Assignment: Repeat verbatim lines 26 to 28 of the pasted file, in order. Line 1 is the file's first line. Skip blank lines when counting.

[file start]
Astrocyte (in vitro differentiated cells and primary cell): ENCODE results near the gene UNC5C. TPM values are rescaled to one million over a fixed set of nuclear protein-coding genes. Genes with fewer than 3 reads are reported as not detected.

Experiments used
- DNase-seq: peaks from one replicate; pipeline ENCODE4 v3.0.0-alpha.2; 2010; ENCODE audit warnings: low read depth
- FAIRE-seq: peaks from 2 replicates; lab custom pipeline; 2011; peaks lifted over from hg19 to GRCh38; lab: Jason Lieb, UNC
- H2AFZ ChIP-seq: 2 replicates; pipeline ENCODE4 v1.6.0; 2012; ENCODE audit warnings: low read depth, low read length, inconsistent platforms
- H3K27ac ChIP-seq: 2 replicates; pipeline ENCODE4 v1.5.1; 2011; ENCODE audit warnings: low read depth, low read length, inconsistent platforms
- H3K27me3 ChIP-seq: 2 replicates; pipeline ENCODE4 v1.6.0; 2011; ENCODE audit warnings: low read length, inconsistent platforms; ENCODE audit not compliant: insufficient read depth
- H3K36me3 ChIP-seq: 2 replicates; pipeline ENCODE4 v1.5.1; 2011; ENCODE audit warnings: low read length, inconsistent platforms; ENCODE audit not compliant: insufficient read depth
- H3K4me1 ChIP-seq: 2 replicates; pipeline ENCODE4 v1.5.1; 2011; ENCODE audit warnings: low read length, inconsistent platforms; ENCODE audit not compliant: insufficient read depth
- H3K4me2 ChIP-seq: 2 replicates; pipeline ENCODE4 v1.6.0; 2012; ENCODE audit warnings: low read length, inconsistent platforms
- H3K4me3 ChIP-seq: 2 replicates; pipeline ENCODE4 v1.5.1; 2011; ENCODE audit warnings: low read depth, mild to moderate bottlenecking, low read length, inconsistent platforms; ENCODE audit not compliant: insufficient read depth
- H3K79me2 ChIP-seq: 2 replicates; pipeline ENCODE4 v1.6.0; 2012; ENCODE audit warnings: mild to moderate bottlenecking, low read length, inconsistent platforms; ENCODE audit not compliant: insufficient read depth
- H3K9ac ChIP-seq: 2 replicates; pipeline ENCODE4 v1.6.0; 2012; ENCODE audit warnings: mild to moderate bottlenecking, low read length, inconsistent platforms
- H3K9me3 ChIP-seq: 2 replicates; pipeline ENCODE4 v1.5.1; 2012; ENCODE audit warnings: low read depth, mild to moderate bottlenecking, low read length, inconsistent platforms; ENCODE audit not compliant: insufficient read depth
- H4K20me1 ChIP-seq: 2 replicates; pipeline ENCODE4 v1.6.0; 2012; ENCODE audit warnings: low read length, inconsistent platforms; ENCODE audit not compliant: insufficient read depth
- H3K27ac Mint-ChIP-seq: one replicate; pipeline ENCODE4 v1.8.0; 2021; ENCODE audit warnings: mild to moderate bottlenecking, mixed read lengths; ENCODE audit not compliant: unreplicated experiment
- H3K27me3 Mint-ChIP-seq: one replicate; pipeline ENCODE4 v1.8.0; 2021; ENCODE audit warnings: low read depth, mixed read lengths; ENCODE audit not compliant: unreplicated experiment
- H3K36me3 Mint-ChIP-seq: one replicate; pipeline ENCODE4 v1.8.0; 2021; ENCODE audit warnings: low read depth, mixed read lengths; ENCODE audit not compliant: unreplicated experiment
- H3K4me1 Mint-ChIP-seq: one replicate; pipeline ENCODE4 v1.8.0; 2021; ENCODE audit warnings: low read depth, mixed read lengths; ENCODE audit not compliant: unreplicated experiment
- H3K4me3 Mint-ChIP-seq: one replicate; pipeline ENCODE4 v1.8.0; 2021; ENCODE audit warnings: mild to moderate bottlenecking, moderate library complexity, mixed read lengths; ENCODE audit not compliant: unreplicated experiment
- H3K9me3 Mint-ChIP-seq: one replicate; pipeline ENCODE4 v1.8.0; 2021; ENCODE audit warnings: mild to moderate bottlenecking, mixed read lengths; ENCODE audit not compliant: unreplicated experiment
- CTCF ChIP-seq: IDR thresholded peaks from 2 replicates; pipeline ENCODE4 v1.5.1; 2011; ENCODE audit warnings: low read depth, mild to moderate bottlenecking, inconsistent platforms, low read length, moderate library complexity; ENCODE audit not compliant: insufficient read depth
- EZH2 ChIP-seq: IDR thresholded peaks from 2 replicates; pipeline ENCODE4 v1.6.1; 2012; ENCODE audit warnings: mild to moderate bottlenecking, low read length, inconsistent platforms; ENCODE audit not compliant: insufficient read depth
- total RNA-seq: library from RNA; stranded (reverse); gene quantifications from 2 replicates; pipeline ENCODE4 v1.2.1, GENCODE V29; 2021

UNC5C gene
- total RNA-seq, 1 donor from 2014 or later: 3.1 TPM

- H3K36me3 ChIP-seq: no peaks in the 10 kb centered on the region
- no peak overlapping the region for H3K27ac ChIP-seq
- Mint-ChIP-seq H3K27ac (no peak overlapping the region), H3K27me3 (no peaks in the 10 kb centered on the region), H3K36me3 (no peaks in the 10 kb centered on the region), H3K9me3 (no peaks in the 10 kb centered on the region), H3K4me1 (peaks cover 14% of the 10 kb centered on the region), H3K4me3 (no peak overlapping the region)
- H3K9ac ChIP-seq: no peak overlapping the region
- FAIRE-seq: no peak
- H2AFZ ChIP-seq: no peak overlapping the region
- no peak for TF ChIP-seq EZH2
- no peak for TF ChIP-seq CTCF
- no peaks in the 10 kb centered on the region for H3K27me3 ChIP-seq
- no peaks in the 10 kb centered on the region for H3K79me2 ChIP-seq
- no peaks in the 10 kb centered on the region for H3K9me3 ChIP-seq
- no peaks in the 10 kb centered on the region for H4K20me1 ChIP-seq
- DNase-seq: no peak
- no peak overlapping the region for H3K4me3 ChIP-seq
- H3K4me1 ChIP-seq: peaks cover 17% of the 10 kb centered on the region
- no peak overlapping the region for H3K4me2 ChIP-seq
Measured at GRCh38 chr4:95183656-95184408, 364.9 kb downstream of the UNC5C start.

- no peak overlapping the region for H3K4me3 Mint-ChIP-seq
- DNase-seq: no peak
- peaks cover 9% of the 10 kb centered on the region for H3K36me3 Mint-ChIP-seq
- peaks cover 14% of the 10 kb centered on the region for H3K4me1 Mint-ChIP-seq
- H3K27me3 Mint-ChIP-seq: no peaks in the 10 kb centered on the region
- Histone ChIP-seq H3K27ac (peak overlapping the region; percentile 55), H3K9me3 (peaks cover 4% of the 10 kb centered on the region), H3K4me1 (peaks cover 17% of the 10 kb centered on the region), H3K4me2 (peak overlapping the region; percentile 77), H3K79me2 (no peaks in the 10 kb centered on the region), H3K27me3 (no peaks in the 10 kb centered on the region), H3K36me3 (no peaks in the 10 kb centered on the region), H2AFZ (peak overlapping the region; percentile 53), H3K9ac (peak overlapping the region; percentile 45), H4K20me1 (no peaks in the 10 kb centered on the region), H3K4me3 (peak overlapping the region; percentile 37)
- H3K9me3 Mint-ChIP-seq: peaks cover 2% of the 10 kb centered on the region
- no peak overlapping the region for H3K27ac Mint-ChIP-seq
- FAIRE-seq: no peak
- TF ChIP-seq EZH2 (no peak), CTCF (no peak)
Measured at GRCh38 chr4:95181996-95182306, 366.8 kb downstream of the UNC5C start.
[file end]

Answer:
- total RNA-seq, 1 donor from 2014 or later: 3.1 TPM

- H3K36me3 ChIP-seq: no peaks in the 10 kb centered on the region
- no peak overlapping the region for H3K27ac ChIP-seq